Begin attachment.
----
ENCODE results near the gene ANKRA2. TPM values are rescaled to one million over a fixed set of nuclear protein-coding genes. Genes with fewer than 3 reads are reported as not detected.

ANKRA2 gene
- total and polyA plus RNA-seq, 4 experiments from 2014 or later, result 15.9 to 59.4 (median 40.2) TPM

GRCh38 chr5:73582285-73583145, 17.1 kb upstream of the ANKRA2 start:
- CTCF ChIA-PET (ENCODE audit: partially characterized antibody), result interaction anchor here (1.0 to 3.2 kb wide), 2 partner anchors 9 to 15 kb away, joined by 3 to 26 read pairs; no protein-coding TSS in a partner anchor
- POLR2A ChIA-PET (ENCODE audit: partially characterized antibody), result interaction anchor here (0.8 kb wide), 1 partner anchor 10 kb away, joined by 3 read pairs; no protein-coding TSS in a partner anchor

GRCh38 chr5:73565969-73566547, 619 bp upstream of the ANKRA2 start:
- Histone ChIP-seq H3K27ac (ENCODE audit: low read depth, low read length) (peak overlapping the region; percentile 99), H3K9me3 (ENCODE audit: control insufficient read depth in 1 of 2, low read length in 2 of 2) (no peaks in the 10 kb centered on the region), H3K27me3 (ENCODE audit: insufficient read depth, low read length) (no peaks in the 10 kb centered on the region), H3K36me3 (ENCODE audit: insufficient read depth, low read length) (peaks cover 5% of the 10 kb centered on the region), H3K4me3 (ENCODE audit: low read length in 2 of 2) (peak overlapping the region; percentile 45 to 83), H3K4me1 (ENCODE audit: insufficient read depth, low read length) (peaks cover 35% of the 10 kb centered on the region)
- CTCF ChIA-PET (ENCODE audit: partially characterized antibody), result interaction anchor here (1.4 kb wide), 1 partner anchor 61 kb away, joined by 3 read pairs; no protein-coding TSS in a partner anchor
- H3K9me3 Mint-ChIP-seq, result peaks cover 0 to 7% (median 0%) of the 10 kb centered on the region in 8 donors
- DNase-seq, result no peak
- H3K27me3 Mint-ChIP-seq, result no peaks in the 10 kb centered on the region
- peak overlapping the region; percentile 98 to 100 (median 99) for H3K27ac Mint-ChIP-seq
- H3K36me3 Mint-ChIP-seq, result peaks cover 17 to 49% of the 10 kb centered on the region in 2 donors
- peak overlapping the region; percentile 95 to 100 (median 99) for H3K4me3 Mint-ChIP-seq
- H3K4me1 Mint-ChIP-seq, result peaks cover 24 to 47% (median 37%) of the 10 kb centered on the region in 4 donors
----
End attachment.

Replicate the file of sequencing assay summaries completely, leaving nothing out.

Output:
ENCODE results near the gene ANKRA2. TPM values are rescaled to one million over a fixed set of nuclear protein-coding genes. Genes with fewer than 3 reads are reported as not detected.

ANKRA2 gene
- total and polyA plus RNA-seq, 4 experiments from 2014 or later, result 15.9 to 59.4 (median 40.2) TPM

GRCh38 chr5:73582285-73583145, 17.1 kb upstream of the ANKRA2 start:
- CTCF ChIA-PET (ENCODE audit: partially characterized antibody), result interaction anchor here (1.0 to 3.2 kb wide), 2 partner anchors 9 to 15 kb away, joined by 3 to 26 read pairs; no protein-coding TSS in a partner anchor
- POLR2A ChIA-PET (ENCODE audit: partially characterized antibody), result interaction anchor here (0.8 kb wide), 1 partner anchor 10 kb away, joined by 3 read pairs; no protein-coding TSS in a partner anchor

GRCh38 chr5:73565969-73566547, 619 bp upstream of the ANKRA2 start:
- Histone ChIP-seq H3K27ac (ENCODE audit: low read depth, low read length) (peak overlapping the region; percentile 99), H3K9me3 (ENCODE audit: control insufficient read depth in 1 of 2, low read length in 2 of 2) (no peaks in the 10 kb centered on the region), H3K27me3 (ENCODE audit: insufficient read depth, low read length) (no peaks in the 10 kb centered on the region), H3K36me3 (ENCODE audit: insufficient read depth, low read length) (peaks cover 5% of the 10 kb centered on the region), H3K4me3 (ENCODE audit: low read length in 2 of 2) (peak overlapping the region; percentile 45 to 83), H3K4me1 (ENCODE audit: insufficient read depth, low read length) (peaks cover 35% of the 10 kb centered on the region)
- CTCF ChIA-PET (ENCODE audit: partially characterized antibody), result interaction anchor here (1.4 kb wide), 1 partner anchor 61 kb away, joined by 3 read pairs; no protein-coding TSS in a partner anchor
- H3K9me3 Mint-ChIP-seq, result peaks cover 0 to 7% (median 0%) of the 10 kb centered on the region in 8 donors
- DNase-seq, result no peak
- H3K27me3 Mint-ChIP-seq, result no peaks in the 10 kb centered on the region
- peak overlapping the region; percentile 98 to 100 (median 99) for H3K27ac Mint-ChIP-seq
- H3K36me3 Mint-ChIP-seq, result peaks cover 17 to 49% of the 10 kb centered on the region in 2 donors
- peak overlapping the region; percentile 95 to 100 (median 99) for H3K4me3 Mint-ChIP-seq
- H3K4me1 Mint-ChIP-seq, result peaks cover 24 to 47% (median 37%) of the 10 kb centered on the region in 4 donors